Her transdisciplinary practice integrates static against time-based, virtual within physical, traditional with new media to evoke the baffling and often bizarre narratives of identity. While Ilknur’s earlier work traced the stereotype of “The Turk” in western art and literature, later work of hers explores the mechanisms of power that enable the formation of hyper-accentuated politicised identities. Her attention now, is further focused on the matter of women’s hair. The artist compares the metaphors used in ancient mythologies to understand contemporary cultural attitudes and religious taboos surrounding the follicles on women’s heads.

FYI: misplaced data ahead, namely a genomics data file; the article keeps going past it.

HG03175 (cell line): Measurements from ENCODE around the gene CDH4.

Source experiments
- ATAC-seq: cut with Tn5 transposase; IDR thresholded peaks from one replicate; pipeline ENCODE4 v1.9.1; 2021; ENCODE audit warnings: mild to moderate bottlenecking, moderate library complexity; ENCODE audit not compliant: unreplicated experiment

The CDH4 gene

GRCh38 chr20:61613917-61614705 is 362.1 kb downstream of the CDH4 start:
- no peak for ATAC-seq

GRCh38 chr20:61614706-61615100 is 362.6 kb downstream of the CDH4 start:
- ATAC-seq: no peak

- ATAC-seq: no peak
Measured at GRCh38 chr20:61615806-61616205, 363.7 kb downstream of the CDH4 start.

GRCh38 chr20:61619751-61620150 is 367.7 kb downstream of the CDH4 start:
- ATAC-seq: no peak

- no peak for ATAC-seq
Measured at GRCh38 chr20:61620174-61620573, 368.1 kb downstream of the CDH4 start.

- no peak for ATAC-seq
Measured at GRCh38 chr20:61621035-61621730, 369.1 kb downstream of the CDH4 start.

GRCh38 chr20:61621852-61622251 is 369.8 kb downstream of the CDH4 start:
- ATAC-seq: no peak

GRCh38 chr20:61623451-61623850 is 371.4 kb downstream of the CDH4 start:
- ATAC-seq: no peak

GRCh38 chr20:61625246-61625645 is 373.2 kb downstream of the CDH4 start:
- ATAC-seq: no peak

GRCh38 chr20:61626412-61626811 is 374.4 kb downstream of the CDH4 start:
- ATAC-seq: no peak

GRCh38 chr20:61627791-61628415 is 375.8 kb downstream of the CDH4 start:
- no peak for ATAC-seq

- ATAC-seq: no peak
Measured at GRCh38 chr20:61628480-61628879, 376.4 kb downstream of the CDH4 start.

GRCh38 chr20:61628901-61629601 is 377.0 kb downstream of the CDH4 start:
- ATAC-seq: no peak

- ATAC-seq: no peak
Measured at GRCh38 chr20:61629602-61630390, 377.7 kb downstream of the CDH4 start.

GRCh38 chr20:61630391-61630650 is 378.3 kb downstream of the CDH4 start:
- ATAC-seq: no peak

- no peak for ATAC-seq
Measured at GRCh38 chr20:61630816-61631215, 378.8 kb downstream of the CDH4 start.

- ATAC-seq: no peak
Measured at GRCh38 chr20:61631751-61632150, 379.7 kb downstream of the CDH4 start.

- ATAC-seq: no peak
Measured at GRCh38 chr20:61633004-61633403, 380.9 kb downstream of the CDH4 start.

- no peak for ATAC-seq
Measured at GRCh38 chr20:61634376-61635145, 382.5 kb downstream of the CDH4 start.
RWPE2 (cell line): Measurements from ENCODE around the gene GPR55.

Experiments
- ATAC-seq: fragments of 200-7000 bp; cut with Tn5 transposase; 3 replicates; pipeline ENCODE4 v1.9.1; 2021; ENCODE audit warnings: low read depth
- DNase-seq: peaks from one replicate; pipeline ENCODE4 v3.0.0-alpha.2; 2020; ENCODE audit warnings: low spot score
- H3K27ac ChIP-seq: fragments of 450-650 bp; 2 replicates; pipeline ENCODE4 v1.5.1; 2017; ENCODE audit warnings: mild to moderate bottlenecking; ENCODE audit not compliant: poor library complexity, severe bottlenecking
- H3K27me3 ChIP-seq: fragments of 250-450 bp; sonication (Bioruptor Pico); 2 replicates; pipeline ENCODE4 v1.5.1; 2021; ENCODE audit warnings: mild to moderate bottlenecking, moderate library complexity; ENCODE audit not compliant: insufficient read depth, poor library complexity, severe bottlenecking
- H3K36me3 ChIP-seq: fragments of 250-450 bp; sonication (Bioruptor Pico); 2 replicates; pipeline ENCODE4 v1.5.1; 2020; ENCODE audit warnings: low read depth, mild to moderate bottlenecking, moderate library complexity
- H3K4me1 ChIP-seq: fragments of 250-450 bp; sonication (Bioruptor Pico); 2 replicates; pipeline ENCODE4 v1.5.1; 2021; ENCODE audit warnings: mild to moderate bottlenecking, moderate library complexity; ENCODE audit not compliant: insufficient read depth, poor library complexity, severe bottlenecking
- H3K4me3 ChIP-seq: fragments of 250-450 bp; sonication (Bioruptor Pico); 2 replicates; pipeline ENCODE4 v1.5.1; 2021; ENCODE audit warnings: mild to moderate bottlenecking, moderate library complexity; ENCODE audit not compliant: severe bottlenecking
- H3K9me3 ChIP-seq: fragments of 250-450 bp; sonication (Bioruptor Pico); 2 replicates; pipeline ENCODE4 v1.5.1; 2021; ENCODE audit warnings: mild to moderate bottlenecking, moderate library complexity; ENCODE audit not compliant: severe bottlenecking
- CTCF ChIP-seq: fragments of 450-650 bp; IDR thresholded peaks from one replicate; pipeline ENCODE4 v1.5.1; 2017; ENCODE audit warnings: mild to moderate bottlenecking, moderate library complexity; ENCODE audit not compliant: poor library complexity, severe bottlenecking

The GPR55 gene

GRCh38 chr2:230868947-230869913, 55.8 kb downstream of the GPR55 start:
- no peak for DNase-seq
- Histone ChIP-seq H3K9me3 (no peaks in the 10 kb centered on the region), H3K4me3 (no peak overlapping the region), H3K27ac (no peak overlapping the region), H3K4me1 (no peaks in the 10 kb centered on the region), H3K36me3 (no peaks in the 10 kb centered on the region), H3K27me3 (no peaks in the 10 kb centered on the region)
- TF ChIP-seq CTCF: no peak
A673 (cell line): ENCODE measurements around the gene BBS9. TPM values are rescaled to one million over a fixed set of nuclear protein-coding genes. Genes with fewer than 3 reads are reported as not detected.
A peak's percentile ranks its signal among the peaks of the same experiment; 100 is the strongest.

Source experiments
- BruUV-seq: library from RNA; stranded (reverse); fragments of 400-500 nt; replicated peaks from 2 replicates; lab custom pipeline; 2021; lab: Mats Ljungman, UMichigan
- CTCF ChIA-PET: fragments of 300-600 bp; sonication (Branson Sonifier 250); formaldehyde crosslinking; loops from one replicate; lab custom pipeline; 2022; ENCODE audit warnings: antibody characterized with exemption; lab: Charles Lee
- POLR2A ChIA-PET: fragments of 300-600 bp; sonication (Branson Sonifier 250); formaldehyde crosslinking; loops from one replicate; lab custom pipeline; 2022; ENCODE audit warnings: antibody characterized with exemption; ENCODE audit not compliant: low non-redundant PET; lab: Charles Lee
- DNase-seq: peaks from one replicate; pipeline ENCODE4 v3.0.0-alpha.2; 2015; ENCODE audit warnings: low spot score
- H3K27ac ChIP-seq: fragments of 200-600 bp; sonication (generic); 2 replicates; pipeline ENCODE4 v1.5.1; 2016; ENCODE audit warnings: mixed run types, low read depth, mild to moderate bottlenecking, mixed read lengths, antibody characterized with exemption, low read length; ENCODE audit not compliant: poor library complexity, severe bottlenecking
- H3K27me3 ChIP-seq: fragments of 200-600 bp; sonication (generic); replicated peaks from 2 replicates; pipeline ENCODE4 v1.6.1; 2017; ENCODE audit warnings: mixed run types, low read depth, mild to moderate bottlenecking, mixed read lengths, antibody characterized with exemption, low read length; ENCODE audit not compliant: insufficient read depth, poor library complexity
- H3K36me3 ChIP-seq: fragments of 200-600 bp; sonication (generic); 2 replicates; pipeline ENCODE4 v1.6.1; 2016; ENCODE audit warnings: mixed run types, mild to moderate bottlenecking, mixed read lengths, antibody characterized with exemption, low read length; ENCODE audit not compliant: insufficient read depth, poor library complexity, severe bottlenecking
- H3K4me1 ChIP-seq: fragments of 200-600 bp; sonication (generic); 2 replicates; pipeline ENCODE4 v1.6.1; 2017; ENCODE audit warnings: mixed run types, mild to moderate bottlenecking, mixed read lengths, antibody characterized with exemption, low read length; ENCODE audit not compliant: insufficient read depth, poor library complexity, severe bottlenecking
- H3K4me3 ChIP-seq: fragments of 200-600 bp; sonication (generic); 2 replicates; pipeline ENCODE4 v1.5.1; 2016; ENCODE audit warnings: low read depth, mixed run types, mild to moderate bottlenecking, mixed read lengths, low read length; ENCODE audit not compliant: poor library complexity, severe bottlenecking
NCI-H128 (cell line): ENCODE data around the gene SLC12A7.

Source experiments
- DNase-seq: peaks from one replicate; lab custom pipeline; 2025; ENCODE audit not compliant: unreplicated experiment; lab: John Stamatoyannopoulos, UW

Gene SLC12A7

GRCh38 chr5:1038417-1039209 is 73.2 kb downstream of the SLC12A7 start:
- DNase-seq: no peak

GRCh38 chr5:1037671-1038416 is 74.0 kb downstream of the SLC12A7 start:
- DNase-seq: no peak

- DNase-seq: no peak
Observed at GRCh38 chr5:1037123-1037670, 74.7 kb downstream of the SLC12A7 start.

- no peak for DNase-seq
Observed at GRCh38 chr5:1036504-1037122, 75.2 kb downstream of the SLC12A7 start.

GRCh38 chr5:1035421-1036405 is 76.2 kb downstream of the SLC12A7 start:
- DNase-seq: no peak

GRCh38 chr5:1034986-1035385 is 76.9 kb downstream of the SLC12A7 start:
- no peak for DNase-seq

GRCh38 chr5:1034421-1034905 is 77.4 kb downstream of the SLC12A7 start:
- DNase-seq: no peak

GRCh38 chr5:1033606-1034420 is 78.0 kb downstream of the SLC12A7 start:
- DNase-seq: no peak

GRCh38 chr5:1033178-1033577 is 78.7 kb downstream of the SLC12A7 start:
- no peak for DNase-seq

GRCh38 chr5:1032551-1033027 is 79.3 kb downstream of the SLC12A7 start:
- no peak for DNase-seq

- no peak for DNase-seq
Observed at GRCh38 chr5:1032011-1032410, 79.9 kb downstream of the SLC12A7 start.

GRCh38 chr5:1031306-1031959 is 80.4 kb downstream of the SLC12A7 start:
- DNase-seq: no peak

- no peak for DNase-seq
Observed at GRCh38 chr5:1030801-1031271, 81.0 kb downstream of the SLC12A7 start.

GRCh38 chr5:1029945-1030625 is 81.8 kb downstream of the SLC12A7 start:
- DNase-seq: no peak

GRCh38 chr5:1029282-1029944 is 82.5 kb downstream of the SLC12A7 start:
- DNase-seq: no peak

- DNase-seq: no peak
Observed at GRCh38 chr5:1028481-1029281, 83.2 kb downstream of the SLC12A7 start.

Her interest in hair started with the religious Justice and Development Party’s (AKP) rise to power in her native country, Turkey in 2003. Over the next decade, AKP orchestrated a series of violent operations that transformed the secular republic into an increasingly religious dictatorship. While every regressive blow resulted in diminishing civil rights, especially for women, AKP’s publicity arm paid careful attention to forefront images of veiled women celebrating the party’s victories. Ilknur’s newest body of work intercepts this absurd dynamic by exploring the unspoken, censored messages communicated through the symbolism of female hair.